Latest data on religion and spirituality in East Asia shows continued decline of Buddhism

- through Henry Oudin

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Underscoring a difficulty many researchers face in understanding religion in East Asia, the latest survey from the Washington-based Pew Research Center found that many people in the region do not identify with any religion. Nevertheless, people in the regions studied (Hong Kong, Japan, South Korea, Taiwan, and Vietnam) integrate the practices and beliefs of many religions that they find applicable to their lives.

In their analysis of the survey results, the authors of the Pew Research Center study noted: “By some measures, East Asia appears to be one of the least religious regions in the world. Relatively few East Asian adults pray daily or say religion is very important in their lives. And rates of disaffiliation – that is, people leaving religion – are among the highest in the world. . . .” (Pew Research Center)

Meanwhile, most of those surveyed said they had offered food to their ancestors in the past year, and a majority also said they believed in gods or invisible beings.

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In the five societies studied, the predominant religious identities were Buddhism and religious non-affiliation. However, a notable proportion of people identify themselves as Christian in South Korea and Hong Kong, while in Taiwan there are significant numbers of Taoists.

In all of these countries except Vietnam, the practice of religion switching – changing one's religious identity from childhood to adulthood – was found to be common. Many adults in Hong Kong and South Korea have abandoned the religion of their upbringing, often moving away from Buddhism or Christianity and no longer affiliated with a religion. Most people raised without religion reported being unaffiliated as adults.

Attitudes toward proselytizing varied, with majorities in Japan and South Korea opposing it, while respondents in Hong Kong, Taiwan, and Vietnam were more supportive of conversion efforts.

The largest group was identified in several surveyed regions as having no religion. These include Hong Kong with 61 percent, South Korea with 52 percent and Vietnam with 48 percent. In Japan, 42 percent of respondents said they had no religion, as did 27 percent of respondents in Taiwan.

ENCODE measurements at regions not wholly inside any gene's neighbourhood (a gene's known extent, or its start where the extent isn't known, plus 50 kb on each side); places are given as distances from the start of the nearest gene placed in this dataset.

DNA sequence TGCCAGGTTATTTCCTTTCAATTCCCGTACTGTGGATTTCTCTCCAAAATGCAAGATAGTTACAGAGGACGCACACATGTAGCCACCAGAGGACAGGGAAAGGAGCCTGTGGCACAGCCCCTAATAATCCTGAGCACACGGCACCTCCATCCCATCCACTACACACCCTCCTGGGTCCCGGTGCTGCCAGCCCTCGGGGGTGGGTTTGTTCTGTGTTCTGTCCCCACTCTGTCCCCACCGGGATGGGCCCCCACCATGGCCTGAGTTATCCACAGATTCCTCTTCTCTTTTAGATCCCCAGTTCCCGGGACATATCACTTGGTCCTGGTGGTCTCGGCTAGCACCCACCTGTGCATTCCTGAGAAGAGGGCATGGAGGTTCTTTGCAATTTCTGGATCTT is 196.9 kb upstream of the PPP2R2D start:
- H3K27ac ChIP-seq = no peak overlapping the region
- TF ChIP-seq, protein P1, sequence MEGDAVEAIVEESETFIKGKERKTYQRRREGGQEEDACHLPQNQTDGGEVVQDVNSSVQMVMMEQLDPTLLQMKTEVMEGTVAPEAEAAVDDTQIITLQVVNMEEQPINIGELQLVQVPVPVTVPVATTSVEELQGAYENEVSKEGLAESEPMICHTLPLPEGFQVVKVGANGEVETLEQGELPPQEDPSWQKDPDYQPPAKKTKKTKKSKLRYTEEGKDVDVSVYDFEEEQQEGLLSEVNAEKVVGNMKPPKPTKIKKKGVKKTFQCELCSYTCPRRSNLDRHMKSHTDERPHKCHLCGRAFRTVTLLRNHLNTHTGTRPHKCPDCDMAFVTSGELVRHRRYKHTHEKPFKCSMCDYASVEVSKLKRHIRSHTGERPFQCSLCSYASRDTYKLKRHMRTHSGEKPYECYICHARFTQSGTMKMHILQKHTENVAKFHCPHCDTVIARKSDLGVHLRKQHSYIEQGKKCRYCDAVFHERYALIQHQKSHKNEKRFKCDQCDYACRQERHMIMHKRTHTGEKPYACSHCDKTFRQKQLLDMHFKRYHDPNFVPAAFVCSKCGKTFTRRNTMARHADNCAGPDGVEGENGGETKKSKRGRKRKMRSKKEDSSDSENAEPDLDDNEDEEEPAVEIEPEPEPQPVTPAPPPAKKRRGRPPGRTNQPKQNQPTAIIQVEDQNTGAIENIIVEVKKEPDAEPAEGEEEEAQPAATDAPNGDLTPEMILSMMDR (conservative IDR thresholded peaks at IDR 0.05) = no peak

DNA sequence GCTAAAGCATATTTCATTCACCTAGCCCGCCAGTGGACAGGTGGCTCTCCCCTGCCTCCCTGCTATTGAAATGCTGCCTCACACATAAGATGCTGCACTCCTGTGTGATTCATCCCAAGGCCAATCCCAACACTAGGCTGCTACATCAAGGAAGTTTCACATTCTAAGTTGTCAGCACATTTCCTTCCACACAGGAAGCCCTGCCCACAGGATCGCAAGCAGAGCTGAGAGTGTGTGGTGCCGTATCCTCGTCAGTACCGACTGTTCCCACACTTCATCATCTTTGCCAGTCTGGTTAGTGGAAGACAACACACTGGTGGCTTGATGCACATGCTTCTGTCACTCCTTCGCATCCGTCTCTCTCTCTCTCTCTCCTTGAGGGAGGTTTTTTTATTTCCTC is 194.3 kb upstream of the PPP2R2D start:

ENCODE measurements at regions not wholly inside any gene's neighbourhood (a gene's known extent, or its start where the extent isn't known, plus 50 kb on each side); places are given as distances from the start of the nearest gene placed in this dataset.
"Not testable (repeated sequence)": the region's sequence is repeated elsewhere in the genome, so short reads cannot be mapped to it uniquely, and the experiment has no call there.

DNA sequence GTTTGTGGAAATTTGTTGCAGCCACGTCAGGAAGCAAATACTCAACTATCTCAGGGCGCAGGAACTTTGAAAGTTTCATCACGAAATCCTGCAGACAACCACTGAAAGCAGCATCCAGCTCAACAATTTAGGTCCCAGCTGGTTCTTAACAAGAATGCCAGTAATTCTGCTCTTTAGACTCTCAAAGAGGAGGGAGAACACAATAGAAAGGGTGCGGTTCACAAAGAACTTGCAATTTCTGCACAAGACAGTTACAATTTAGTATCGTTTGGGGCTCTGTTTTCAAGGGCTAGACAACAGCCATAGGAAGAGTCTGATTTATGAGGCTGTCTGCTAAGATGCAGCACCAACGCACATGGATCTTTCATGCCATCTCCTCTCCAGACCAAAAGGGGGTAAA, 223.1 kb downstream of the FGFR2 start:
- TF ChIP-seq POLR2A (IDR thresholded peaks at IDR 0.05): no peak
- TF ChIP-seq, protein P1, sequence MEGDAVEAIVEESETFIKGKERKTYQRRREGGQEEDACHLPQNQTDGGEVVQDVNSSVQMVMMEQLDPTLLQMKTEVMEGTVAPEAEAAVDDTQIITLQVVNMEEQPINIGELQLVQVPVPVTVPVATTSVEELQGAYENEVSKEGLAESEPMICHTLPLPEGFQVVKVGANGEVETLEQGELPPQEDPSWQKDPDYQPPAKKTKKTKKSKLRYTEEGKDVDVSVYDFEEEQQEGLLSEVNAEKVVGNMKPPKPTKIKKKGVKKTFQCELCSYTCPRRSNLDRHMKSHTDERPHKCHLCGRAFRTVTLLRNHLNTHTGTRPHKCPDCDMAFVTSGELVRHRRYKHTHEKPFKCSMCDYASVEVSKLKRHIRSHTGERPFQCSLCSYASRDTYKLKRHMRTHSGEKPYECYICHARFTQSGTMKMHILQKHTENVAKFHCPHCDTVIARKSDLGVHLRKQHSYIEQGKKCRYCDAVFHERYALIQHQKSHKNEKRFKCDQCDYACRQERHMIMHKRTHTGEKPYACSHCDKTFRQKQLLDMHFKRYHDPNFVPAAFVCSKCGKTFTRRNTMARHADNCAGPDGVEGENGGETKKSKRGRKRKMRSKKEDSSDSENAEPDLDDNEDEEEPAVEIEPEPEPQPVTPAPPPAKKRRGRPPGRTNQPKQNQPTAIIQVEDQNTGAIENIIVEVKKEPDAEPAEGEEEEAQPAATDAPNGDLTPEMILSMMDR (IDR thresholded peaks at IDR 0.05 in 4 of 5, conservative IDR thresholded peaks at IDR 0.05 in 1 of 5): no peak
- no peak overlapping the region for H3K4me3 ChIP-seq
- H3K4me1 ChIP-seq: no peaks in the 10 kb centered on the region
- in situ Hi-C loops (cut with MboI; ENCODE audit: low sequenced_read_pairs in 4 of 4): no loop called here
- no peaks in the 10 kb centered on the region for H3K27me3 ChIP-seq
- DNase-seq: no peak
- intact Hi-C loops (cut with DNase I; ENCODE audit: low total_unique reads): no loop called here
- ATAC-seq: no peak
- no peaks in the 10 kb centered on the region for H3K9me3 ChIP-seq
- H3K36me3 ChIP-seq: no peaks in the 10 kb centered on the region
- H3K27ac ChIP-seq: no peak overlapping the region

Buddhism remains widespread, with 46 percent of Japanese, 38 percent of Vietnamese, and 28 percent of Taiwanese identifying as Buddhist. In South Korea and Hong Kong, 14 percent identified as Buddhist. Christianity was less widespread, with about a third of South Koreans, 20 percent of Hong Kongers, and 10 percent of Vietnamese identifying as Christian. In Taiwan, 24 percent identified as Taoist.

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As in many other places around the world, young adults (ages 18 to 34) responded more often than older people that they were not affiliated with a religion. In Taiwan, 41 percent of young adults were unaffiliated, while 22 percent of older adults identified as unaffiliated. In all regions studied, younger people were less likely to be Buddhist than older people. This became clearer when data showed that 26 percent of adults in Hong Kong had been raised Buddhist, but only 14 percent currently identified as Buddhist.

Overall, East Asia's religious landscape is marked by significant levels of change, as well as diverse attitudes toward religion and proselytizing. Understanding these dynamics provides valuable insights into the evolving spiritual and religious identity of the region.

“When we measure religion in these societies by what people believe and do, East Asia is a more religiously dynamic region than it might first appear,” said the lead researcher Jonathan Evans in an email to BDG.

See more

Religion and spirituality in East Asian societies (Pew Research Center)
Religious Landscape and Change (Pew Research Center)

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The article Latest Data on Religion and Spirituality in East Asia Shows Continued Decline of Buddhism appeared first on Buddhadoor Global.

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Henry Oudin

Henry Oudin is a Buddhist scholar, spiritual adventurer and journalist. He is a passionate seeker of the depths of Buddhist wisdom, and travels regularly to learn more about Buddhism and spiritual cultures. By sharing his knowledge and life experiences on Buddhist News, Henry hopes to inspire others to embrace more spiritual and mindful ways of living.

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